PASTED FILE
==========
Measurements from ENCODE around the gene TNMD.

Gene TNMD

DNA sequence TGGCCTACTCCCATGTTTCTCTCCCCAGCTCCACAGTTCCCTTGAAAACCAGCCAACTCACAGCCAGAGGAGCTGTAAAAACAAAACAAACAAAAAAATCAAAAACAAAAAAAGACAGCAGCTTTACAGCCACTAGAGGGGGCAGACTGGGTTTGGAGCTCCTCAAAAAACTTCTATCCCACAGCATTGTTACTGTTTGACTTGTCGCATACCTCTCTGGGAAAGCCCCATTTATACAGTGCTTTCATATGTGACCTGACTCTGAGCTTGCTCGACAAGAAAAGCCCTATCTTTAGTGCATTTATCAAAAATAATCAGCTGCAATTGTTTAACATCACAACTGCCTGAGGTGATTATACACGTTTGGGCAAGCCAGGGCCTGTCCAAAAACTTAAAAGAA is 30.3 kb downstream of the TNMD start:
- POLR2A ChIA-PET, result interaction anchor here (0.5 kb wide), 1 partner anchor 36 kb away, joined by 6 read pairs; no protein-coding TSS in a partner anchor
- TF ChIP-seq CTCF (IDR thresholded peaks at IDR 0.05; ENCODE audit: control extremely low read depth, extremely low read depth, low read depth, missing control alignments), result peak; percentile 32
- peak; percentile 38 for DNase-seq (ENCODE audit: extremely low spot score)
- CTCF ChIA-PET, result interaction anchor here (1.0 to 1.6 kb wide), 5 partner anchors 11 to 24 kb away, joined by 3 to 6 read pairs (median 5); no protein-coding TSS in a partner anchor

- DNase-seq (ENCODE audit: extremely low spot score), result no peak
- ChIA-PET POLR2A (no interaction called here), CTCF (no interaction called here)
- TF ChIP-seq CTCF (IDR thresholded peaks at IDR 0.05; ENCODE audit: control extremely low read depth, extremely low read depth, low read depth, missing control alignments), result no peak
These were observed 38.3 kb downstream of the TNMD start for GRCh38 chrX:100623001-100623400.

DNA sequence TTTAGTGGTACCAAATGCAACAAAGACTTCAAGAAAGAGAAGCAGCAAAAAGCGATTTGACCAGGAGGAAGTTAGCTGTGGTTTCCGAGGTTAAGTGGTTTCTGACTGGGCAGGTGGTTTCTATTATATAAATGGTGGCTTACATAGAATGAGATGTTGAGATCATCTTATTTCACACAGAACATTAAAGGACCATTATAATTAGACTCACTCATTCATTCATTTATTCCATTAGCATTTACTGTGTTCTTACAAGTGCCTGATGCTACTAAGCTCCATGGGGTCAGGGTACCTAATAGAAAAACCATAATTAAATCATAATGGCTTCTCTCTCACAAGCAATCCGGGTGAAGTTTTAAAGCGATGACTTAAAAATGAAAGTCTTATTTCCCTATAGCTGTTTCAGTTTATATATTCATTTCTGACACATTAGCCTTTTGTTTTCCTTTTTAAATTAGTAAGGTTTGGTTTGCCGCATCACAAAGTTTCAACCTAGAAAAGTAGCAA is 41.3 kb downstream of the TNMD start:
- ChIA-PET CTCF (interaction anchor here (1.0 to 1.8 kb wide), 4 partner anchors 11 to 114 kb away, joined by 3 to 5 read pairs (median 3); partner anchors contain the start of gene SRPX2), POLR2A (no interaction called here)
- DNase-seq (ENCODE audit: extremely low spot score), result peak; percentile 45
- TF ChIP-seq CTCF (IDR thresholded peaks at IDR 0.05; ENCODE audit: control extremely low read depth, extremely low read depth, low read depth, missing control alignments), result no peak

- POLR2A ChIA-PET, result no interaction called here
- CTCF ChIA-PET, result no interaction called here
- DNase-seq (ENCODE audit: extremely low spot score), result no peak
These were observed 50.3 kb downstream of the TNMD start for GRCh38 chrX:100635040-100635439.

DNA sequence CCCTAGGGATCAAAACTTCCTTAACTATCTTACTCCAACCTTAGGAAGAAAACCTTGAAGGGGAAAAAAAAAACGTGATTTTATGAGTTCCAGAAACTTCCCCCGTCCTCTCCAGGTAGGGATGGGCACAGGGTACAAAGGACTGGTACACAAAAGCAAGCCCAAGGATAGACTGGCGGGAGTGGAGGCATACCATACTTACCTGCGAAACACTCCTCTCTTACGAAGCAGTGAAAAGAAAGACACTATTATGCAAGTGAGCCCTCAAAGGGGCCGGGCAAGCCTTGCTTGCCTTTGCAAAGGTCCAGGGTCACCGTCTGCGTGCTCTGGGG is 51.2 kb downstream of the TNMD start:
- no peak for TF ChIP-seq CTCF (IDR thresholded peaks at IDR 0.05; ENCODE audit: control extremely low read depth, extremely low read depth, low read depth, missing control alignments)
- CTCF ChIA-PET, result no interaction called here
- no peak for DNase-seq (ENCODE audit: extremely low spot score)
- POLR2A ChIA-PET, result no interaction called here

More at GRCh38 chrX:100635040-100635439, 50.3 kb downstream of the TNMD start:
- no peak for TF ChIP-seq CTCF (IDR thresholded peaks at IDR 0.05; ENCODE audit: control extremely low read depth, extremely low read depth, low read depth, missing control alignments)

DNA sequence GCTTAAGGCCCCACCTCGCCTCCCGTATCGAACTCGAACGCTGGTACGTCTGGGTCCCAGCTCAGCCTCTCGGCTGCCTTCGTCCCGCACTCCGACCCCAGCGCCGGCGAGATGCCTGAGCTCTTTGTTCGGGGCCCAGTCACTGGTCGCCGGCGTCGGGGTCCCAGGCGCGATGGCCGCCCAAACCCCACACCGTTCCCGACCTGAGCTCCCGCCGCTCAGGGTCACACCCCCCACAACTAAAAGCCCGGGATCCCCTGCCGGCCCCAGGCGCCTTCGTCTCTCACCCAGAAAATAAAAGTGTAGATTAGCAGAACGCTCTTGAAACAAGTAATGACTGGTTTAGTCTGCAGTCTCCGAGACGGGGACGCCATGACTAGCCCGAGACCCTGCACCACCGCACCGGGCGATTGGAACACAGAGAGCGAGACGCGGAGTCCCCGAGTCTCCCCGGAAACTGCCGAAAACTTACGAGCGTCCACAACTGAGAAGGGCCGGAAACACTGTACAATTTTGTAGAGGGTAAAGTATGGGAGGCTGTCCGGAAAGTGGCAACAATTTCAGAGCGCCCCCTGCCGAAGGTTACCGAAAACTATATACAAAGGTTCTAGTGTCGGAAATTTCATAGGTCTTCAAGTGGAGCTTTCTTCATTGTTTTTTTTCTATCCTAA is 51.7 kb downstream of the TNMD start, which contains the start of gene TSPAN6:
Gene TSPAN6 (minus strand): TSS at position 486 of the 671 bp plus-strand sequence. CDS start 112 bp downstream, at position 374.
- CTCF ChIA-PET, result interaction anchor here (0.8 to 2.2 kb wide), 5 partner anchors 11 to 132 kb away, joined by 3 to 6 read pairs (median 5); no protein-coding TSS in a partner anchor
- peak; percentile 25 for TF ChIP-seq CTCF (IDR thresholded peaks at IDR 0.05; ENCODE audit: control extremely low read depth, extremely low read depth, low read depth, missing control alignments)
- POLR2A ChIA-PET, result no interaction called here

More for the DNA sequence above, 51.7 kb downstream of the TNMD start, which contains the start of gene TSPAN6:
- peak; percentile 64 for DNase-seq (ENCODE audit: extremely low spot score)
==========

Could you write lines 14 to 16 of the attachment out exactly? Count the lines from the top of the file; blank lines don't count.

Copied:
- DNase-seq (ENCODE audit: extremely low spot score), result peak; percentile 45
- TF ChIP-seq CTCF (IDR thresholded peaks at IDR 0.05; ENCODE audit: control extremely low read depth, extremely low read depth, low read depth, missing control alignments), result no peak

- POLR2A ChIA-PET, result no interaction called here